A writer for a prominent technology-and-culture magazine recently contacted me about a piece he’s writing on the politics of MOOCs in American higher education. He’s asking some quite provocative questions about the language of “innovation,” “revolution,” and “disruption” surrounding the emergence and spread of MOOCs over the last two years, particularly as it touches on the peculiar controversy around on-line education during the leadership crisis at the University of Virginia in 2012.
During our back and forth I made the point to him that most critical coverage of MOOCs has largely ignored the experiences of the many thousands of students actually taking these on-line classes. It might be interesting, I suggested, to ask the students themselves how they view what they’re doing in relation to the controversies attending the proliferation of these courses. Are these controversies all “inside baseball,” or have they influenced the public perception of what universities are up to in their often flailing attempts to get on line in new ways? We came up with three sets of questions to pose to the students in “Plagues, Witches, and War: The Worlds of Historical Fiction.” I’m hoping students will post their responses in the “MOOCS and Online Learning” discussion forum on our Coursera site (the link will work only if you’re enrolled in the class), though anyone who wishes is also welcome to post responses in the Comments section below this post. Do with these questions what you will, and thanks for your interest!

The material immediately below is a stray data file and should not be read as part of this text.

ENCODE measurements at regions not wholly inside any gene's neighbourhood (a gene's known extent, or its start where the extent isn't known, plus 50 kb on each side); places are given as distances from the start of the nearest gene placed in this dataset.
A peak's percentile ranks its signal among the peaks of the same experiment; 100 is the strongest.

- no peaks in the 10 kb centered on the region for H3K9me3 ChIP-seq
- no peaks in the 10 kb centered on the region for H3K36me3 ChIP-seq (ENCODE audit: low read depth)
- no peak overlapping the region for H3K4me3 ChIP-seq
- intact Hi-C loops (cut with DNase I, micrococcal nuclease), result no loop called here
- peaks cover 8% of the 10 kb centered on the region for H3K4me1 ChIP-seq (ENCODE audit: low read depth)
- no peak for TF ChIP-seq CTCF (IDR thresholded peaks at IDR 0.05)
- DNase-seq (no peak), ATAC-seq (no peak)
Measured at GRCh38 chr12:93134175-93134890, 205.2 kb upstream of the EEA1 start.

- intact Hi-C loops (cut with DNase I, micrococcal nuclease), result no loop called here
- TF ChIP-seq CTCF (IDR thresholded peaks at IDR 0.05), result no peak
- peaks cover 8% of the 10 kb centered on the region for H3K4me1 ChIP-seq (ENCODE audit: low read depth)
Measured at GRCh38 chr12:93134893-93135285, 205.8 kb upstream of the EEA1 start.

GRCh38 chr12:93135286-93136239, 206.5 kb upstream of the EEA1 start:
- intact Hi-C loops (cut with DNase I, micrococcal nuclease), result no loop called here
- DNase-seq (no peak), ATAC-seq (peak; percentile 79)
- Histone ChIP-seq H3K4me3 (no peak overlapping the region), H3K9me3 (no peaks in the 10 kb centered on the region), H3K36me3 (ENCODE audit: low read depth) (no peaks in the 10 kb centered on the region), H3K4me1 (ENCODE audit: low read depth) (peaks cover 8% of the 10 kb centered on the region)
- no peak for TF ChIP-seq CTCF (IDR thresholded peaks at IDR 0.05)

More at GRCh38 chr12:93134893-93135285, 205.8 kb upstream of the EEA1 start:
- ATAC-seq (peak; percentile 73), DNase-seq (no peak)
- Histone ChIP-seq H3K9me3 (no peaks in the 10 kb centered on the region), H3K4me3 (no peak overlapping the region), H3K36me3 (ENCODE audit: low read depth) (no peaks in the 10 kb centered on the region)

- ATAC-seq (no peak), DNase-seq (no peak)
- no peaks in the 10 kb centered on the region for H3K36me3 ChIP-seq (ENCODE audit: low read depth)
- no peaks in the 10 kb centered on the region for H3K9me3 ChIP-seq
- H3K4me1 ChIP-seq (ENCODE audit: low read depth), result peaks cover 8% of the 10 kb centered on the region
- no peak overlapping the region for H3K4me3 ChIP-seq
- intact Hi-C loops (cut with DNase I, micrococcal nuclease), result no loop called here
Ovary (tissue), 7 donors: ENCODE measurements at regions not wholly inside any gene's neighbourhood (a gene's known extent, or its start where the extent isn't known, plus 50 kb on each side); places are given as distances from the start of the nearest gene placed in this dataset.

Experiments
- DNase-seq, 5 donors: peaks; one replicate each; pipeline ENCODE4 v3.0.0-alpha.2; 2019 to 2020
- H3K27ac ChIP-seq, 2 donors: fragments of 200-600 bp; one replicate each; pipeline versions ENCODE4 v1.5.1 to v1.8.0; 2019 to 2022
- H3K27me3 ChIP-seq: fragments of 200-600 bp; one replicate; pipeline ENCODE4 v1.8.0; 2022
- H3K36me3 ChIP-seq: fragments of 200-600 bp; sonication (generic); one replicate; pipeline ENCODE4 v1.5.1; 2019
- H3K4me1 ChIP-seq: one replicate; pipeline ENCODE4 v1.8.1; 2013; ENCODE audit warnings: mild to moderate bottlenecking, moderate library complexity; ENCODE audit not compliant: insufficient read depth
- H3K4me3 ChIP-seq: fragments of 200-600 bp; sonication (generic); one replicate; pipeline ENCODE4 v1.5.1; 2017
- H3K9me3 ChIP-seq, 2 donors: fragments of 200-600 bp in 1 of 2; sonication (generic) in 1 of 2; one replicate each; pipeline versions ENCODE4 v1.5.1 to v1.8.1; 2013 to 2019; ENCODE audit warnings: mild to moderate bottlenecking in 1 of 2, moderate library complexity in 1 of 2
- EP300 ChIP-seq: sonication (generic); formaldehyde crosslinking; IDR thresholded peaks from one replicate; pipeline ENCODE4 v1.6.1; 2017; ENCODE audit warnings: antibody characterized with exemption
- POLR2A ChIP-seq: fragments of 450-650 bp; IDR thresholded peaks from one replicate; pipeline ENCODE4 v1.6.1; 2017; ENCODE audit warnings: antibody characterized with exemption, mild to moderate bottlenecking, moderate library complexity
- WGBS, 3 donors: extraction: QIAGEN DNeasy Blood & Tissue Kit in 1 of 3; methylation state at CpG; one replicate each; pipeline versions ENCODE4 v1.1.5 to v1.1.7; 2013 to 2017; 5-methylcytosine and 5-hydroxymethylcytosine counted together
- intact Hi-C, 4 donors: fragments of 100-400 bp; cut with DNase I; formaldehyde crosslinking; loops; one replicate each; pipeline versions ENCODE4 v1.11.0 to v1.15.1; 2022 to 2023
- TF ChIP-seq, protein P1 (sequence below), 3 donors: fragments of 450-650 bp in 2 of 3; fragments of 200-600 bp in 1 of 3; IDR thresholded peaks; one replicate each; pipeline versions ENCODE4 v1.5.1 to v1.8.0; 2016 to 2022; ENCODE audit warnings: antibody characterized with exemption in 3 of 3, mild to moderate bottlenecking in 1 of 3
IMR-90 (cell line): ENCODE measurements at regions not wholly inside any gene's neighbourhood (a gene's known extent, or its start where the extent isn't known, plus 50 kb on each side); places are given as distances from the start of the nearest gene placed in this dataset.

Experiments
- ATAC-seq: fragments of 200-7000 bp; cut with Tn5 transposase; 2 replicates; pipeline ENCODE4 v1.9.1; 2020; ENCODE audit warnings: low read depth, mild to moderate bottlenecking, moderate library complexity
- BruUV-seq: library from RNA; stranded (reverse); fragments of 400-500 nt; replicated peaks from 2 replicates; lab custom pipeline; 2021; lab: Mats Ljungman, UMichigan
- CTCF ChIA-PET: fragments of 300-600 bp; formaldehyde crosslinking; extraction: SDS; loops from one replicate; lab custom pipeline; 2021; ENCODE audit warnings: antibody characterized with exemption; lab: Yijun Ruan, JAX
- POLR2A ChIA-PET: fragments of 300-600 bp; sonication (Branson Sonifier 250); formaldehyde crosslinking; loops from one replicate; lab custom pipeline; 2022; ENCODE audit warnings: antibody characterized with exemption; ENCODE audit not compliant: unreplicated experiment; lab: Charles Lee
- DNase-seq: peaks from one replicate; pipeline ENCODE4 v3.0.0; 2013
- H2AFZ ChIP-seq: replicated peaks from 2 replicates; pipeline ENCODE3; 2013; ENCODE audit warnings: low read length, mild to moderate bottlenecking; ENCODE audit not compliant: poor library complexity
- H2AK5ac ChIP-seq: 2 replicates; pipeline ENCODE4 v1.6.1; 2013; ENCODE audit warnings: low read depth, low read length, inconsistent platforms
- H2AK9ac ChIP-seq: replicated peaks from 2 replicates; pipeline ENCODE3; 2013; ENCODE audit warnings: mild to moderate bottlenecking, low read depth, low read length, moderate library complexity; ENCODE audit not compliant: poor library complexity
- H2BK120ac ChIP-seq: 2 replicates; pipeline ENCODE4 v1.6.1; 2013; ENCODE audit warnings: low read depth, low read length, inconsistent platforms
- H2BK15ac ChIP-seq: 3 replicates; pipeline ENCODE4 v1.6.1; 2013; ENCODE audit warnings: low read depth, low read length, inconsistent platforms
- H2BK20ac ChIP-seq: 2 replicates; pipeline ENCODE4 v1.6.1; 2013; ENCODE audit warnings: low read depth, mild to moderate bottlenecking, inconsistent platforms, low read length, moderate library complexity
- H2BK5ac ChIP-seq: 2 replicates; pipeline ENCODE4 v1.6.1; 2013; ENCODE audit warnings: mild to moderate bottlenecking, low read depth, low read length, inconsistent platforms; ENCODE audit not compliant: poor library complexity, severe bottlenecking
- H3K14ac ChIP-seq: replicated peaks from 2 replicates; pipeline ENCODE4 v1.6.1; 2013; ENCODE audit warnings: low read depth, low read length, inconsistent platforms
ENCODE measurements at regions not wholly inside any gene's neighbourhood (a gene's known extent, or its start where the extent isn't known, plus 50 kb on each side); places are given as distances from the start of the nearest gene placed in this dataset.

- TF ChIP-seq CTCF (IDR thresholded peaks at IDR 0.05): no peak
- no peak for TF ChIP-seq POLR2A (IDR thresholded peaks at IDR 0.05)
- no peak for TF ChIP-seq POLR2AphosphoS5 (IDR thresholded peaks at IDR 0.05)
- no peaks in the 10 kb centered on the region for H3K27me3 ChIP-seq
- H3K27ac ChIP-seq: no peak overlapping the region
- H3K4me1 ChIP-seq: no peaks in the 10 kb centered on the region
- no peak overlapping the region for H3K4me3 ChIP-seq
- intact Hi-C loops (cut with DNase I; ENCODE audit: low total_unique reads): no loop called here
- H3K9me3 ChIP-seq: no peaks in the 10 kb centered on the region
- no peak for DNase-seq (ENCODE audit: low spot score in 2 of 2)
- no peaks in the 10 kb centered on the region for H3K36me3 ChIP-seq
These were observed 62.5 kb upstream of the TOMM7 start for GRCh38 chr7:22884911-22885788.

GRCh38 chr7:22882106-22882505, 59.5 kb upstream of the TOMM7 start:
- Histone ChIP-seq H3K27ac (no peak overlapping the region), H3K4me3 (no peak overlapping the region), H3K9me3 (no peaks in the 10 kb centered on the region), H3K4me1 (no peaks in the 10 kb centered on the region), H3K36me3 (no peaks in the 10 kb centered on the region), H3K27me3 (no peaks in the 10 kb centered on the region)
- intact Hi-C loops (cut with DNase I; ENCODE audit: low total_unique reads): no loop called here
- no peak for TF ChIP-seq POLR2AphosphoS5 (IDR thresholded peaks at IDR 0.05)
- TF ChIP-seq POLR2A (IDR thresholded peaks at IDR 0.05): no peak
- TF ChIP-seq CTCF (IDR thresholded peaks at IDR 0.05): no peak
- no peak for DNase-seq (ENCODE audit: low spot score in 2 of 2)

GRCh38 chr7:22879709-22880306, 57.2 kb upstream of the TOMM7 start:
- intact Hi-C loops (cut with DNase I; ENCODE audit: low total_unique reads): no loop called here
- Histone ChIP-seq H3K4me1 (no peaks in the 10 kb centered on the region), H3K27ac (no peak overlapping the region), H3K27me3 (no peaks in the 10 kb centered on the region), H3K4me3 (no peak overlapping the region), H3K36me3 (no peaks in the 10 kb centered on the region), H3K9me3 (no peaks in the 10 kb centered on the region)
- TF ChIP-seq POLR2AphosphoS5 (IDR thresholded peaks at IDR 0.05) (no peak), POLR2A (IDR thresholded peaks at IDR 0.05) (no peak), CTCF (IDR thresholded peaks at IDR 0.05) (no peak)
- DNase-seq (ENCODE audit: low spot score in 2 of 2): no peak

- To what extent are your feelings about and experiences of MOOCs influenced by the conversations around them in journalism, higher education, etc.? Do you see MOOCs as “disruptive” or “revolutionary” to universities, whether in the United States or your own country/region?
- Do you see MOOCs as an example of “digital innovation”? In your experience, are MOOCs described (and marketed) as such an innovative technological solution that “online education” refers mostly/only to MOOCs?
- Do you believe that the time, energy, and expense universities are investing in MOOCs are justified by the supposedly experimental nature of the medium? (“It’s an experiment. We’ll see what happens.”)
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